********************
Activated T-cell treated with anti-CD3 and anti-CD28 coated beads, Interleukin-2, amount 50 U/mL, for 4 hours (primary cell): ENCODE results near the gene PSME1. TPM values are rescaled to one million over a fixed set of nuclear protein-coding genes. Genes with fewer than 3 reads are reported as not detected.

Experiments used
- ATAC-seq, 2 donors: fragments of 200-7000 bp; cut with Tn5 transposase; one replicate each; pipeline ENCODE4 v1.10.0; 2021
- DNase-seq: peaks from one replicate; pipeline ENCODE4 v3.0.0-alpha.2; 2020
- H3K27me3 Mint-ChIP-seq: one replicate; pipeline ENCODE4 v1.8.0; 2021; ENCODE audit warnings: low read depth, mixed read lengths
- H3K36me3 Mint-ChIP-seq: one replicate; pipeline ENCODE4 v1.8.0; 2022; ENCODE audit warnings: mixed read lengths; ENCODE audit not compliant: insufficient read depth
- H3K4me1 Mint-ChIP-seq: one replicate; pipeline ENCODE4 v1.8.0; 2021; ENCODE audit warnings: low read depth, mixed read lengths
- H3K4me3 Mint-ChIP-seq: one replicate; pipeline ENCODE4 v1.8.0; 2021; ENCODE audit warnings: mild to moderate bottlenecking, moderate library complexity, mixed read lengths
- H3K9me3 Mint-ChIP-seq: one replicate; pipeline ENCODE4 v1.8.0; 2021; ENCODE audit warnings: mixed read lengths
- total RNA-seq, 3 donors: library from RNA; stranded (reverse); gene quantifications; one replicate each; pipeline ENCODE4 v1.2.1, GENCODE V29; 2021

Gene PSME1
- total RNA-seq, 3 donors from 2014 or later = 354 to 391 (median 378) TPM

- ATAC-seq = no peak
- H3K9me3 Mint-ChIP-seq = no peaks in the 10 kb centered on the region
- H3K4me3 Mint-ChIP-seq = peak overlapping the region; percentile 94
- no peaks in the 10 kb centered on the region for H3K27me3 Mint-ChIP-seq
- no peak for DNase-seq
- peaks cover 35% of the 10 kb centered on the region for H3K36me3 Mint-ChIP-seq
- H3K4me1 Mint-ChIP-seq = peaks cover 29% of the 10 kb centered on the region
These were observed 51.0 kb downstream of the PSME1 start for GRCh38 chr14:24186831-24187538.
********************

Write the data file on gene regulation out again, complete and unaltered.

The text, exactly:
Activated T-cell treated with anti-CD3 and anti-CD28 coated beads, Interleukin-2, amount 50 U/mL, for 4 hours (primary cell): ENCODE results near the gene PSME1. TPM values are rescaled to one million over a fixed set of nuclear protein-coding genes. Genes with fewer than 3 reads are reported as not detected.

Experiments used
- ATAC-seq, 2 donors: fragments of 200-7000 bp; cut with Tn5 transposase; one replicate each; pipeline ENCODE4 v1.10.0; 2021
- DNase-seq: peaks from one replicate; pipeline ENCODE4 v3.0.0-alpha.2; 2020
- H3K27me3 Mint-ChIP-seq: one replicate; pipeline ENCODE4 v1.8.0; 2021; ENCODE audit warnings: low read depth, mixed read lengths
- H3K36me3 Mint-ChIP-seq: one replicate; pipeline ENCODE4 v1.8.0; 2022; ENCODE audit warnings: mixed read lengths; ENCODE audit not compliant: insufficient read depth
- H3K4me1 Mint-ChIP-seq: one replicate; pipeline ENCODE4 v1.8.0; 2021; ENCODE audit warnings: low read depth, mixed read lengths
- H3K4me3 Mint-ChIP-seq: one replicate; pipeline ENCODE4 v1.8.0; 2021; ENCODE audit warnings: mild to moderate bottlenecking, moderate library complexity, mixed read lengths
- H3K9me3 Mint-ChIP-seq: one replicate; pipeline ENCODE4 v1.8.0; 2021; ENCODE audit warnings: mixed read lengths
- total RNA-seq, 3 donors: library from RNA; stranded (reverse); gene quantifications; one replicate each; pipeline ENCODE4 v1.2.1, GENCODE V29; 2021

Gene PSME1
- total RNA-seq, 3 donors from 2014 or later = 354 to 391 (median 378) TPM

- ATAC-seq = no peak
- H3K9me3 Mint-ChIP-seq = no peaks in the 10 kb centered on the region
- H3K4me3 Mint-ChIP-seq = peak overlapping the region; percentile 94
- no peaks in the 10 kb centered on the region for H3K27me3 Mint-ChIP-seq
- no peak for DNase-seq
- peaks cover 35% of the 10 kb centered on the region for H3K36me3 Mint-ChIP-seq
- H3K4me1 Mint-ChIP-seq = peaks cover 29% of the 10 kb centered on the region
These were observed 51.0 kb downstream of the PSME1 start for GRCh38 chr14:24186831-24187538.